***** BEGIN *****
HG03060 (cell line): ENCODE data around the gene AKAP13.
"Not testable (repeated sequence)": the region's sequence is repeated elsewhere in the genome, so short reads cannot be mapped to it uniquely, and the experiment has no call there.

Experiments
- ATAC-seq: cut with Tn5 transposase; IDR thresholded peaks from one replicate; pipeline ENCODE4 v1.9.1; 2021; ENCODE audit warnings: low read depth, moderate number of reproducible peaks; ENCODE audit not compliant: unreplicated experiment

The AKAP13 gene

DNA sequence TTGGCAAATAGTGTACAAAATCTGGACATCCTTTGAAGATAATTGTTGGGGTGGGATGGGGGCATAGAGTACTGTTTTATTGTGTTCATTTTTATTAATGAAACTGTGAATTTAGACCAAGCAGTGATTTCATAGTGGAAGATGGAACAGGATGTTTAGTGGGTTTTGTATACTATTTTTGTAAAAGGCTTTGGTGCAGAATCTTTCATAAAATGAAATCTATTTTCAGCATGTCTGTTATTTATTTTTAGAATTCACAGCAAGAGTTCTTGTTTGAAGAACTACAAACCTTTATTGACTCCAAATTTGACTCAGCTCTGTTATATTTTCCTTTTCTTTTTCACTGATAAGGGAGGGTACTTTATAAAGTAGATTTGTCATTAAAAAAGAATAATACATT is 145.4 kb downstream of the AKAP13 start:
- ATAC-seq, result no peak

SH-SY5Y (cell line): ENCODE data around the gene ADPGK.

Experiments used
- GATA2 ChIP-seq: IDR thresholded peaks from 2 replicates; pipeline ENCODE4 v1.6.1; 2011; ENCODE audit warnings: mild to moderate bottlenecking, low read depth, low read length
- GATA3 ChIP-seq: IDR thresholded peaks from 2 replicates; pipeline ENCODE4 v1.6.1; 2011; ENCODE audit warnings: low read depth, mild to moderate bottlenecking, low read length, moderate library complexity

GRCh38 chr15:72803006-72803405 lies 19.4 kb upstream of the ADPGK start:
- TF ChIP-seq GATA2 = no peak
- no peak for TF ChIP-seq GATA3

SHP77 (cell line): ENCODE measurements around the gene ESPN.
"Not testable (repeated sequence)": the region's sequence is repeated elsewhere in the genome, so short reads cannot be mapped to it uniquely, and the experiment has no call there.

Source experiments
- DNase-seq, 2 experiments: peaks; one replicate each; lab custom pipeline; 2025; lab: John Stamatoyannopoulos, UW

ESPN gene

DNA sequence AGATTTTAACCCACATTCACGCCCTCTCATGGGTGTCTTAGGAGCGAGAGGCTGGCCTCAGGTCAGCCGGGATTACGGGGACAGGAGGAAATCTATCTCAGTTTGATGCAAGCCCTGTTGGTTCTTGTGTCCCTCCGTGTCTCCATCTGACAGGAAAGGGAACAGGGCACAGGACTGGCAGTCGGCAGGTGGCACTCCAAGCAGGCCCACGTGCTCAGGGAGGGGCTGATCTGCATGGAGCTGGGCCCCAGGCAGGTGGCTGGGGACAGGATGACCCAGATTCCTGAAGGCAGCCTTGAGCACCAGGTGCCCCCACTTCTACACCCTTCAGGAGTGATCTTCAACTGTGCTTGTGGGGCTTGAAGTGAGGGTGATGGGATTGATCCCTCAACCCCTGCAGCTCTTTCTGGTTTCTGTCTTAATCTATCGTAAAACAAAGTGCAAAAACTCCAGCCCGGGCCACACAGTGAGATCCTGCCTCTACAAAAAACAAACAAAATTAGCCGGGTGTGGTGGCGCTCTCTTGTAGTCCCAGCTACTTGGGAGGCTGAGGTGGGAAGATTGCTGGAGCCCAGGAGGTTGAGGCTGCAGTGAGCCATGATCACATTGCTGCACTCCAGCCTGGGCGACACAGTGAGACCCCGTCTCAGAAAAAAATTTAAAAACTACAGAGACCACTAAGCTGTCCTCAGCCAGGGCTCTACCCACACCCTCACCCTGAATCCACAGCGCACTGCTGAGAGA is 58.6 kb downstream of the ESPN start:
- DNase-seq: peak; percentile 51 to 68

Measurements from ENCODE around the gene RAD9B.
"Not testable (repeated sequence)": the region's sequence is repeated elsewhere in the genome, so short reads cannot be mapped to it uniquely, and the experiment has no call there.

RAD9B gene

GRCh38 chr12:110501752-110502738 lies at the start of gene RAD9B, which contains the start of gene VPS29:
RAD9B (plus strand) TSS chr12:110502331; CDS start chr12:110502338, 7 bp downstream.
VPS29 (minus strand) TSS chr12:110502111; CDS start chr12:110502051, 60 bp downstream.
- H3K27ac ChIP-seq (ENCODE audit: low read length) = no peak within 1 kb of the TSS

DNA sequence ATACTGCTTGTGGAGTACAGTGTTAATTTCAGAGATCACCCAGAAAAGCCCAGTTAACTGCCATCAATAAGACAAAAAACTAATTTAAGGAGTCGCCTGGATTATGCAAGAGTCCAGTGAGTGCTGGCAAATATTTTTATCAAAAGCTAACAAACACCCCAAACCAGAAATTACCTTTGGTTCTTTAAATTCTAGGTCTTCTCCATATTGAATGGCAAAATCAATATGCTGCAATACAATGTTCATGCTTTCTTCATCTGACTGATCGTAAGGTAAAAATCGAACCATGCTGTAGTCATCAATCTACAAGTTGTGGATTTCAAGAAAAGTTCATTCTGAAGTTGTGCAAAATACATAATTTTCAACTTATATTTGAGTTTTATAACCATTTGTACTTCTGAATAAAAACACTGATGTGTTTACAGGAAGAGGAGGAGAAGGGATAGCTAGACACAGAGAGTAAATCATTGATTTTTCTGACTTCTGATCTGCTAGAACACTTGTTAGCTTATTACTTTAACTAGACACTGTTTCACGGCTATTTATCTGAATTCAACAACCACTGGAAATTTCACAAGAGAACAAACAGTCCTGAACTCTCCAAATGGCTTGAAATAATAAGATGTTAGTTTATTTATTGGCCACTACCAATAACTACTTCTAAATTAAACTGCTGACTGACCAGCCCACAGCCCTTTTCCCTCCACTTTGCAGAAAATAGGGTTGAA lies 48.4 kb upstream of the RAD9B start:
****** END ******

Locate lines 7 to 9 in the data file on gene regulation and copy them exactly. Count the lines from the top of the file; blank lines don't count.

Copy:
- ATAC-seq, result no peak

SH-SY5Y (cell line): ENCODE data around the gene ADPGK.

Experiments used